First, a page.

The WaPo notes that while much of the attention of the U.S. attorney firings scandal has been focused on Attorney General Alberto Gonzales's role in the ordeal, the focus should move on to the White House, "which inspired the plan, prodded it along and may well have selected at least one target more because of partisan politics than performance."
By Rob Anderson | April 17, 2007; 6:06 AM ET | Email a Comment
More opinions pieces from other papers across the nation: In the Boston Globe, Eric Reeves accuses director Steven Spielberg of abetting the Darfur genocide by supporting the 2008 Summer Olympic Games in Beijing. Asking, "What are the obligations of artists in the face of genocide?", Reeves argues that Spielberg and...
By Rob Anderson | April 16, 2007; 7:23 AM ET | Email a Comment
The WSJ spars with the NYT and LAT over whether or not embattled World Bank President Paul Wolfowitz should resign over charges that he improperly arranged a pay raise and promotion for his girlfriend. The LAT argues that while Wolfowitz's actions fall "considerably short of looting the public treasury of a downtrodden country," they have undermined his "moral authority in cracking down on kleptocrats."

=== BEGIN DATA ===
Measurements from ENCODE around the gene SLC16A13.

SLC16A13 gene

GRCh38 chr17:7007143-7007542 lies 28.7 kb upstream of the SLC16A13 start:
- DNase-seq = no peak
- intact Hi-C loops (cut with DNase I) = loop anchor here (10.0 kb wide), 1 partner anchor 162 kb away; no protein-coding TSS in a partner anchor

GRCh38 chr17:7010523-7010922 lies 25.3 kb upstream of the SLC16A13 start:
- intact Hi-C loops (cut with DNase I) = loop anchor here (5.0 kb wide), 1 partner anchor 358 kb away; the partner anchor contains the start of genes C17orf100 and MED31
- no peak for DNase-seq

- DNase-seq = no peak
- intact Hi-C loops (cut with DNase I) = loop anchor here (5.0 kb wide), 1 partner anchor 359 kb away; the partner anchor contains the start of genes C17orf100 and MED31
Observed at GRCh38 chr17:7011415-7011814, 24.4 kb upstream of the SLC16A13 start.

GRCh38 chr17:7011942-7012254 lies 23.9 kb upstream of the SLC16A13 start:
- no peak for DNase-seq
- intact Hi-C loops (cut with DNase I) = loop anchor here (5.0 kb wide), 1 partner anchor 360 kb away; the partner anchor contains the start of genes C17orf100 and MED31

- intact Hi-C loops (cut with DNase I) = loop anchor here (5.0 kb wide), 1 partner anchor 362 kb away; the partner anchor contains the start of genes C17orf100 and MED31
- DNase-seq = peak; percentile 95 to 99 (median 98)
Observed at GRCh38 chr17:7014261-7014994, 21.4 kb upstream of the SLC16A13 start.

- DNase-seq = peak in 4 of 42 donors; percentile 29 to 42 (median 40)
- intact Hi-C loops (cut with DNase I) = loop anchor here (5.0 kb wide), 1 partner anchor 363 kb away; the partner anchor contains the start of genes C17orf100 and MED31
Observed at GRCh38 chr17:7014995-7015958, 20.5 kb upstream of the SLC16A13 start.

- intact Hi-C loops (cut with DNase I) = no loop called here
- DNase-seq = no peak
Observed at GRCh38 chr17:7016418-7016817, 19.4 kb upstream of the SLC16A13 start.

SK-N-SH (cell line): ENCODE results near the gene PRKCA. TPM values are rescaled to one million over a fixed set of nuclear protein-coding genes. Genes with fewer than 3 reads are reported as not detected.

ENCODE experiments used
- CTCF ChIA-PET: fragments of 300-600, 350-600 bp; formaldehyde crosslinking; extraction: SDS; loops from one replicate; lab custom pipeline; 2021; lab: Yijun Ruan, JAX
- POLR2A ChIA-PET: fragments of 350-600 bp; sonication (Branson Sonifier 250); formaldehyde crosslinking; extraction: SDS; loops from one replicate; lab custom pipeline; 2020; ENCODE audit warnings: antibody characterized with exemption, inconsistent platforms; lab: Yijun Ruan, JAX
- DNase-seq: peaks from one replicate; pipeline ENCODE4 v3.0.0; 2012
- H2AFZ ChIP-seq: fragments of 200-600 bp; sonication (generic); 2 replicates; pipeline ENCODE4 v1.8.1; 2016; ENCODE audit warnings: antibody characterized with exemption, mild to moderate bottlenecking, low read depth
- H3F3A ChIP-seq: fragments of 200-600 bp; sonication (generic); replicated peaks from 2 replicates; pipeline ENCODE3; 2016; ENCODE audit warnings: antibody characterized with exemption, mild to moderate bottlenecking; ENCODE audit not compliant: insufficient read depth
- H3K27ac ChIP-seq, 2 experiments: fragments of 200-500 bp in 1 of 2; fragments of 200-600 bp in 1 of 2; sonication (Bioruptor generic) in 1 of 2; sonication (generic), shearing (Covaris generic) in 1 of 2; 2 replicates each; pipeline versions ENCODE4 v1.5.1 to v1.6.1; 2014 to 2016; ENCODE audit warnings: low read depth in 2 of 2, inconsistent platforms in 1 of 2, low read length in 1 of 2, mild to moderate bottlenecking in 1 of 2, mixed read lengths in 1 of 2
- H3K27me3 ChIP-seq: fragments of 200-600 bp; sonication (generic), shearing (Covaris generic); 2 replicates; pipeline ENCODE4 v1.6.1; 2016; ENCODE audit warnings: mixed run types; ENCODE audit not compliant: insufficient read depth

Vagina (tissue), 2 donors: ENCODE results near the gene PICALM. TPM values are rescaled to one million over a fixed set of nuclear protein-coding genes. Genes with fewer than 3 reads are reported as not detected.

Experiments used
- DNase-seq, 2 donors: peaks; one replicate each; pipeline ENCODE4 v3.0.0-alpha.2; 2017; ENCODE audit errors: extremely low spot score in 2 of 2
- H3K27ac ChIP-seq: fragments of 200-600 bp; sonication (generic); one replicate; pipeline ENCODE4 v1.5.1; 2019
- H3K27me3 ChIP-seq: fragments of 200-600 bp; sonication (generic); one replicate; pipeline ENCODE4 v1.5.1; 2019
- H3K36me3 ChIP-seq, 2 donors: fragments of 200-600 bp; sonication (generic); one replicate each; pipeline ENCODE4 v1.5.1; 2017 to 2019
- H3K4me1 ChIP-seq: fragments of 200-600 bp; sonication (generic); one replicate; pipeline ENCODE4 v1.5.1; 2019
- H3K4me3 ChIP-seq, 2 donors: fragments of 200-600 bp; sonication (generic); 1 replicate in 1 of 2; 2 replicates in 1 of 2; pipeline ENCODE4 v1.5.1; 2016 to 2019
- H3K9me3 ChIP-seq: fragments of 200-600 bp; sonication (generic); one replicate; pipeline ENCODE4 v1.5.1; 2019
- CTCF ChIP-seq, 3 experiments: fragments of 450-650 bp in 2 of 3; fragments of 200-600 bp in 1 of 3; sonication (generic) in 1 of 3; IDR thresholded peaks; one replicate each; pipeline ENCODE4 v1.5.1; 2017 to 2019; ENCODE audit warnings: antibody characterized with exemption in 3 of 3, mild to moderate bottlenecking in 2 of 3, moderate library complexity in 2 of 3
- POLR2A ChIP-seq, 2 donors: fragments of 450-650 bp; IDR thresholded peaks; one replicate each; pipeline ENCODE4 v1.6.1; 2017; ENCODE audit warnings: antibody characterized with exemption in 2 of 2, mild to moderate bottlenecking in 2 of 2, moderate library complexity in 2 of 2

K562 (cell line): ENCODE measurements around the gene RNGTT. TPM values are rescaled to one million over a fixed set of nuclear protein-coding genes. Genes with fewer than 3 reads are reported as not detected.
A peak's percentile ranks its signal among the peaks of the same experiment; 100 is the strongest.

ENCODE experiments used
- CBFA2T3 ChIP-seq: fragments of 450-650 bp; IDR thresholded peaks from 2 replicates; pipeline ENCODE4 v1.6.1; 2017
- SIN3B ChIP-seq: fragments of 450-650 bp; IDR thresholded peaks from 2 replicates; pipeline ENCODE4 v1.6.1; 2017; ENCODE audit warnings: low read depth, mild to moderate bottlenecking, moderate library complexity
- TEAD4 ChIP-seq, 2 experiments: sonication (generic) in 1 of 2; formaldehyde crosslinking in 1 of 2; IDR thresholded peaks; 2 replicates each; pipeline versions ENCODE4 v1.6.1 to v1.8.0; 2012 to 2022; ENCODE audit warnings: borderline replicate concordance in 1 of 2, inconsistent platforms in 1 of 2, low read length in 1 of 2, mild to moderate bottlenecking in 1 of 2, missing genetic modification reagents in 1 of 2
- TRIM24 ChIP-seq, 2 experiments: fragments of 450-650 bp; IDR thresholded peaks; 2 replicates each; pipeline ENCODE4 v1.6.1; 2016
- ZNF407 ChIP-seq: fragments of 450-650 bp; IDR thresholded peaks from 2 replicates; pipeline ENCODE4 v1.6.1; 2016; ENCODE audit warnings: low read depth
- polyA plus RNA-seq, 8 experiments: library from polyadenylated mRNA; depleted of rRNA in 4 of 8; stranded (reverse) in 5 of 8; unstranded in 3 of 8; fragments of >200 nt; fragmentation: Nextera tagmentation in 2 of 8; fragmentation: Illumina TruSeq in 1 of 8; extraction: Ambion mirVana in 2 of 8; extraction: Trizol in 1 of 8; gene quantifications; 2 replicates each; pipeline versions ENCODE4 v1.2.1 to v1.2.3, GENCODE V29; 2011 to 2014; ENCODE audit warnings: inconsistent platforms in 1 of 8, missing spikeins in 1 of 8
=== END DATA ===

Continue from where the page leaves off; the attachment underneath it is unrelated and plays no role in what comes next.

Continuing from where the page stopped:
By Rob Anderson | April 16, 2007; 6:28 AM ET | Comments (30)
In the WaPo, John Sheehan, a retired Marine Corps general, explains why he declined President Bush's offer to be considered for the position of war czar to oversee the wars in Afghanistan and Iraq: The "current Washington decision-making process lacks a linkage to a broader view of the region and how the parts fit together strategically," he writes. "We got it right during the early days of Afghanistan -- and then lost focus."
By Rob Anderson | April 16, 2007; 6:21 AM ET | Comments (2)
USA Todaylooks over Alberto Gonzales's prepared testimony for his congressional hearing Tuesday and declares that the attorney general is still stuck in his "own conflicting statements" about the U.S. attorney firings scandal.
By Rob Anderson | April 16, 2007; 6:04 AM ET | Comments (2)